Rahm Emanuel off the Chicago ballot


Something tells me he won’t be off for long, but as the article states, early voting for the primary begins January 31.

Hey! Our politics are so dull lately I might as well follow Chicago. 😉

P.S. – Don’t miss “Chigoans” in that article. Maybe after last night’s game they are better called Chi-groans.


  1. Randy in Richmond says:
  2. Randy in Richmond says:

    Doesn’t my comment look silly when one goes to the link. When I put up that link it read that Emanuel was back on the ballot by order of Illinois’ highest court. In the future I guess I’ll have to confirm anything from the Chicago Sun Times.


  3. I took it as technically, he is back on the ballot. However, he still may not be eligible to be elected. It’s such a mess.

  4. He is not back on the ballot. The high court in Illinois stopped the printing of ballots without his name on them. The court will review briefs filled with the appelate court and hear no arguments, then make a decission.

  5. Oh. That’s a little more clear. Thanks.

  6. Maybe it is not that clear. Chicago resumed printing ballots with his name on the ballots yesterday afternoon.

  7. Surely we know there’s no way Emanuel will lose this one. He wants it. Done. Would I have great hope for the future of mankind if they kept him from being mayor because he lived in WDC and not Chicago last year? You bet. But it won’t happen.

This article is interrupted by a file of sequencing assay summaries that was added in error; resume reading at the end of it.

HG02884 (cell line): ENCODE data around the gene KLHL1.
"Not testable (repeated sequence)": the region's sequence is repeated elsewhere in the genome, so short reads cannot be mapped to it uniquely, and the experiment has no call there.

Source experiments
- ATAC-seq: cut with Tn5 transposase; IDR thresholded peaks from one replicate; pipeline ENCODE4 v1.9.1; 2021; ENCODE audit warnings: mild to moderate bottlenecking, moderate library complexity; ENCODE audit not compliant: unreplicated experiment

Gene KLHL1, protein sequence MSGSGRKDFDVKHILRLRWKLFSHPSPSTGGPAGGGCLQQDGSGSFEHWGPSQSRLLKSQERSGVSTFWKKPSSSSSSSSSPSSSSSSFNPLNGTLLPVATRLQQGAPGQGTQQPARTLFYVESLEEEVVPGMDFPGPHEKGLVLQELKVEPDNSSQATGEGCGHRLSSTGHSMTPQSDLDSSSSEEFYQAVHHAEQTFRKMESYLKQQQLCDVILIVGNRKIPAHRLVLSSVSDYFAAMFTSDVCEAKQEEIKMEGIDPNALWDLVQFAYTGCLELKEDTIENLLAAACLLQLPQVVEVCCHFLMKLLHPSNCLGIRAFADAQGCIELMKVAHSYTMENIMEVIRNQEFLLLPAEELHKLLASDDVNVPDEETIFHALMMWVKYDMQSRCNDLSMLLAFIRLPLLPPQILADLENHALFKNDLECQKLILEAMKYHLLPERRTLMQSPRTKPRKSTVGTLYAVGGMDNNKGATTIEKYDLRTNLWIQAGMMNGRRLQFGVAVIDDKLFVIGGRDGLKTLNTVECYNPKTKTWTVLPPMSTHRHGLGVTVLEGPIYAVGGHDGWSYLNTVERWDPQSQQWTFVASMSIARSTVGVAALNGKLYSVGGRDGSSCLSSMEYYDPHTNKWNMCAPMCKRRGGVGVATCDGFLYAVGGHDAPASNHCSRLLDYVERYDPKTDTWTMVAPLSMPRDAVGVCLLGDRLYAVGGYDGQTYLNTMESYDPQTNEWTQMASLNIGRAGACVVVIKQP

8. Just a what if…What if he had spent the last year in Kabul, in a military capacity or Costa Rico watching birds? Just how many thousands of Chicago ‘residents’ weren’t actually in Chicago and still claim it as home, pay taxes and have other credentials of residency? And now that I think about it, why do I give a tinkers dam about this anyway? Enjoy the snow!!!

  9. Well, if he had established permanent residency the year before he ran, the court will let us know.

    And bah humbug to you, sir. I’m a full month post enjoying the snow and quite ready for daffodils.

  10. Randy in Richmond says:

    If I set aside political differences, on the surface I would have no problem with Emanuel being on the ballot given his situation. But there is a quiet corollary that what is legal is not always what is right, that sometimes applies in situations like this. I also suspect that it is Emanuel’s own Democratic party that at some point established this rule (law).

  11. The Illinois Supreme Court has ruled that his name can stay on the ballet. Now there is no doubt about who will be the next Chicago mayor.